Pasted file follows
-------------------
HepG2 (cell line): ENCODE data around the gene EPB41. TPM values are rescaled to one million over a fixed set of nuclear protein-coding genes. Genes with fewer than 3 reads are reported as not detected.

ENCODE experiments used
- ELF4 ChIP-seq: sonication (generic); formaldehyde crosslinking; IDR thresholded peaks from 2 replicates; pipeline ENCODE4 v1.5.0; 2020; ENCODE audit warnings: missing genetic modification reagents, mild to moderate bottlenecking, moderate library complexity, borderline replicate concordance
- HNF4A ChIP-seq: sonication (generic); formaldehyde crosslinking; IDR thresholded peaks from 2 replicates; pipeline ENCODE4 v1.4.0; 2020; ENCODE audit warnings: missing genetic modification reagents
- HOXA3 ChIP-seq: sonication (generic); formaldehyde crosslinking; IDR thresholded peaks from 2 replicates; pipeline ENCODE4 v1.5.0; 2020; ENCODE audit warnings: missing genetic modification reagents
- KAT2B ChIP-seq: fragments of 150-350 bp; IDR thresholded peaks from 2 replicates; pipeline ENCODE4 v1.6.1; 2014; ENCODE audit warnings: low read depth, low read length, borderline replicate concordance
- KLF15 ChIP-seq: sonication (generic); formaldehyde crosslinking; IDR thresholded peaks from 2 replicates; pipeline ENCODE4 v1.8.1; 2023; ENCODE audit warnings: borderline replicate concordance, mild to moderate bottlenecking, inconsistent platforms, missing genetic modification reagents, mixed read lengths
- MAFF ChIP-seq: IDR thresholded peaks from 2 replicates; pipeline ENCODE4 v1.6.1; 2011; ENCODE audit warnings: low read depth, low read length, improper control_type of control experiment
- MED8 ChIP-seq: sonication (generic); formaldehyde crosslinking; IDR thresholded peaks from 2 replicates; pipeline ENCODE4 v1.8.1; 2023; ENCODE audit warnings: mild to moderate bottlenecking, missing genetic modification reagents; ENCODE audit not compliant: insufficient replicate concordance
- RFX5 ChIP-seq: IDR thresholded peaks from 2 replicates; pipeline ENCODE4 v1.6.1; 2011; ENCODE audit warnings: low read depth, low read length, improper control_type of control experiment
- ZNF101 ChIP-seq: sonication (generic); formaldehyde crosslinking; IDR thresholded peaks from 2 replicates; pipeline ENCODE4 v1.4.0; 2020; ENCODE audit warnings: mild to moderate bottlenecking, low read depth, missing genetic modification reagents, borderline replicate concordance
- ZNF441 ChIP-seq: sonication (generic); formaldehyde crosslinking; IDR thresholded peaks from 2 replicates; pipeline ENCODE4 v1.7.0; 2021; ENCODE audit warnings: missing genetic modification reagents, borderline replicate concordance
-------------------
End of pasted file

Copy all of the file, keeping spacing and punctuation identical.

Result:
HepG2 (cell line): ENCODE data around the gene EPB41. TPM values are rescaled to one million over a fixed set of nuclear protein-coding genes. Genes with fewer than 3 reads are reported as not detected.

ENCODE experiments used
- ELF4 ChIP-seq: sonication (generic); formaldehyde crosslinking; IDR thresholded peaks from 2 replicates; pipeline ENCODE4 v1.5.0; 2020; ENCODE audit warnings: missing genetic modification reagents, mild to moderate bottlenecking, moderate library complexity, borderline replicate concordance
- HNF4A ChIP-seq: sonication (generic); formaldehyde crosslinking; IDR thresholded peaks from 2 replicates; pipeline ENCODE4 v1.4.0; 2020; ENCODE audit warnings: missing genetic modification reagents
- HOXA3 ChIP-seq: sonication (generic); formaldehyde crosslinking; IDR thresholded peaks from 2 replicates; pipeline ENCODE4 v1.5.0; 2020; ENCODE audit warnings: missing genetic modification reagents
- KAT2B ChIP-seq: fragments of 150-350 bp; IDR thresholded peaks from 2 replicates; pipeline ENCODE4 v1.6.1; 2014; ENCODE audit warnings: low read depth, low read length, borderline replicate concordance
- KLF15 ChIP-seq: sonication (generic); formaldehyde crosslinking; IDR thresholded peaks from 2 replicates; pipeline ENCODE4 v1.8.1; 2023; ENCODE audit warnings: borderline replicate concordance, mild to moderate bottlenecking, inconsistent platforms, missing genetic modification reagents, mixed read lengths
- MAFF ChIP-seq: IDR thresholded peaks from 2 replicates; pipeline ENCODE4 v1.6.1; 2011; ENCODE audit warnings: low read depth, low read length, improper control_type of control experiment
- MED8 ChIP-seq: sonication (generic); formaldehyde crosslinking; IDR thresholded peaks from 2 replicates; pipeline ENCODE4 v1.8.1; 2023; ENCODE audit warnings: mild to moderate bottlenecking, missing genetic modification reagents; ENCODE audit not compliant: insufficient replicate concordance
- RFX5 ChIP-seq: IDR thresholded peaks from 2 replicates; pipeline ENCODE4 v1.6.1; 2011; ENCODE audit warnings: low read depth, low read length, improper control_type of control experiment
- ZNF101 ChIP-seq: sonication (generic); formaldehyde crosslinking; IDR thresholded peaks from 2 replicates; pipeline ENCODE4 v1.4.0; 2020; ENCODE audit warnings: mild to moderate bottlenecking, low read depth, missing genetic modification reagents, borderline replicate concordance
- ZNF441 ChIP-seq: sonication (generic); formaldehyde crosslinking; IDR thresholded peaks from 2 replicates; pipeline ENCODE4 v1.7.0; 2021; ENCODE audit warnings: missing genetic modification reagents, borderline replicate concordance